Anonymous said...

I think I remember using a disk editor on my version and editing the maps to make roads between the villages, as the maps were laid out on the disk in the same fashion as drawn on the screen, and the road icon was represented by a space. Was a long time ago, barely remember, but reading your blog makes me want to load up Ultima II and whoop some ass in a boat! Blue tassles!!

Mike Monaco said...

U3 was my favorite because it was my first but this one really blew away every other computer game in its time, from character generation to combat to the moral challenge.

I believe my brother & I played a pirated version back in the day when piracy was killing the C64. The shepherd was missing from the game -- just not there. So we played through to the very end (no doubt over a hundred hours, since we played slow & explored every nook & cranny, and also had to figure out the spells reagents with no rule book!) but couldn't "win" because the party was incomplete. Karma is a bitch.

Jason said...

I used to love this game back in the 80's on my C-64. Never could finish it (mainly due to there being a disc error when trying to move to the location of the bell of coursge), but never became a complete avatar. but I've recently discovered the flash remake online and have been playing that. Finally became an avatar, and got my hands on the fabled mystic weapons and armor, just to find that the weapons suck, and I don't see any significant increase in protection from the armor either. Very disappointing, I might not bother dungeon crawling to complete the game knowign it's not going to be any easier thatn I remeber it, evn with mystics.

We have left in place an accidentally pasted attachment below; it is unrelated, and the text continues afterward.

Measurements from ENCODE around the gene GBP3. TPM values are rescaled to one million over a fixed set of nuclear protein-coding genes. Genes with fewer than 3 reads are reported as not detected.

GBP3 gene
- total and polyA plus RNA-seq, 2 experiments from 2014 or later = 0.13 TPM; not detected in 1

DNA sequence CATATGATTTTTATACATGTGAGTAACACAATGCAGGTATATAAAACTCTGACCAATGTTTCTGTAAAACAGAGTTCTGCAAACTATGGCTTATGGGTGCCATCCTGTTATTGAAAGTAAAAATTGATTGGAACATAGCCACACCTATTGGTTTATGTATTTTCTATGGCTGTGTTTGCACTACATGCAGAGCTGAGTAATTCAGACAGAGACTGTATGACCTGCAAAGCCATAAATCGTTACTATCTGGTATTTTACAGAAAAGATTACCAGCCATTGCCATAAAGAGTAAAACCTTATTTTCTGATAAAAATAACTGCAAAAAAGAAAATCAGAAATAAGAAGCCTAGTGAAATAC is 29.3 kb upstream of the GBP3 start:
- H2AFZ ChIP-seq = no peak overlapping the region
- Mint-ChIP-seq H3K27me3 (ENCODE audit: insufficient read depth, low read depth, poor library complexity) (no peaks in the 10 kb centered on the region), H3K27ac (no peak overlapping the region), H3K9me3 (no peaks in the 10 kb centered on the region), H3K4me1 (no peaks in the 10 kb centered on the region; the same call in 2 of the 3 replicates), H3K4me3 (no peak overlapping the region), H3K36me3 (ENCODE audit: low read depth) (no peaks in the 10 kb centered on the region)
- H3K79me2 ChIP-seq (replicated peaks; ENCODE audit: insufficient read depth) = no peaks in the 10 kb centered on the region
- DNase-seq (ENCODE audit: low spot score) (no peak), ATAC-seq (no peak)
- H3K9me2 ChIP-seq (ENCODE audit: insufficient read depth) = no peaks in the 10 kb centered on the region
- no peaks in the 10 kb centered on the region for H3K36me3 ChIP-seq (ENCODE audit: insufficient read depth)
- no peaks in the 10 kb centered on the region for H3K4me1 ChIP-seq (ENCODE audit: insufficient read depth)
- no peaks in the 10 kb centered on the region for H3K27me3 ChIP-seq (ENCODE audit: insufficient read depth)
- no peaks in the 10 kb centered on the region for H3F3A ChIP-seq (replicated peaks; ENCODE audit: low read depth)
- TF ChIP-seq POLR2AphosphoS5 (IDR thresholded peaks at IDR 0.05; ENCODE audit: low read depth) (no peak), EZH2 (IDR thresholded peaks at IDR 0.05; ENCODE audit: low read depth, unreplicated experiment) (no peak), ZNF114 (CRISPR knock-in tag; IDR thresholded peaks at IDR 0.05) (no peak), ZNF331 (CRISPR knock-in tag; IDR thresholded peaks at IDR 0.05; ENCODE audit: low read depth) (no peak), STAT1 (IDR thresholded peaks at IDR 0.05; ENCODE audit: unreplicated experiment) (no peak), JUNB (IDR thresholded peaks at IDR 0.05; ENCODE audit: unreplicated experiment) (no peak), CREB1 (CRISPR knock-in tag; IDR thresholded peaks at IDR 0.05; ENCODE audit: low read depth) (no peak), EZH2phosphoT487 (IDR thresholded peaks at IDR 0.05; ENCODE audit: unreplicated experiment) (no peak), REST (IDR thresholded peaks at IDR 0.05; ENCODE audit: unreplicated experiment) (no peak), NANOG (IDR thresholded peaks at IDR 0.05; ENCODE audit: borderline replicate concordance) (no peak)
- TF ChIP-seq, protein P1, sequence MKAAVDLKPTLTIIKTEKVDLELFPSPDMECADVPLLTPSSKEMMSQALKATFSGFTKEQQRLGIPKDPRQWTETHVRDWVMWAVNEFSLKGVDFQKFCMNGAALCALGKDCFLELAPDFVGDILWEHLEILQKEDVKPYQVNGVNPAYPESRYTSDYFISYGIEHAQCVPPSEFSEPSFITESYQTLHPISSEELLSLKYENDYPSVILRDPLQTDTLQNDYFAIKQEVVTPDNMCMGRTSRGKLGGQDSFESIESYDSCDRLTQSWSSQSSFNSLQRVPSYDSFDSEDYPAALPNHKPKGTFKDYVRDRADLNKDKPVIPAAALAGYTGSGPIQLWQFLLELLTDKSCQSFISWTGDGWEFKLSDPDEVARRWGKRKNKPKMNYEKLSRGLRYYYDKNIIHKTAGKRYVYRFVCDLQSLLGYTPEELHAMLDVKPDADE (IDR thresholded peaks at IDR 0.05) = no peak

Still a great game for it's time, and great nostalgia trip.

Quadko said...

This was my first Ultima and (barring Rogue) I think my first RPG. A few years ago I played again, missed the shepherd girl, and just couldn't get my humility up. I maxxed everything else, was way over stats and gold and everything, but nothing worked to budge humility. Then I found her, and as she leveled (very quickly!) my humility soared. In other words, I slaughtered everything in sight an became humbler and more virtuous by the second! Ha! Love this game. Loving the blogging.

Anonymous said...

MNA99 has some good info. Shepherds do indeed make good Avatars for maximizing team usefulness because both the Fighter and Shepherd will want to be on the frontline with Mystic Swords (due to poor ranged options) and Shepherd can then gain exp easily with quest items, whereas other classes have better ranged killing options.

One argument against using a Shepherd in the frontline is if you want to use more magical field spells up front, in which case you'll need more proper casters in the front, but you can always put the Druid or Mage in the frontlines for that. Generally the first 3 members are in the actual frontlines.

Druids are better than Mages I think, except late game. They can use the various bows in the game whereas Mage is stuck with a Sling or tossing Oil. Once the Wands become officially available, and when armor selection no longer matters due to Mystic Robes, then Mages are the defacto strongest.

Paladins are a popular starting class due to having expensive initial equipment and a high starting exp level, but there's more long term benefit to making some of the others your initial Avatar. They're a popular pick to make the early game easier though. Druid is a good starting class too due to having a bigger initial magic pool, and can also pick up effective ranged weapons.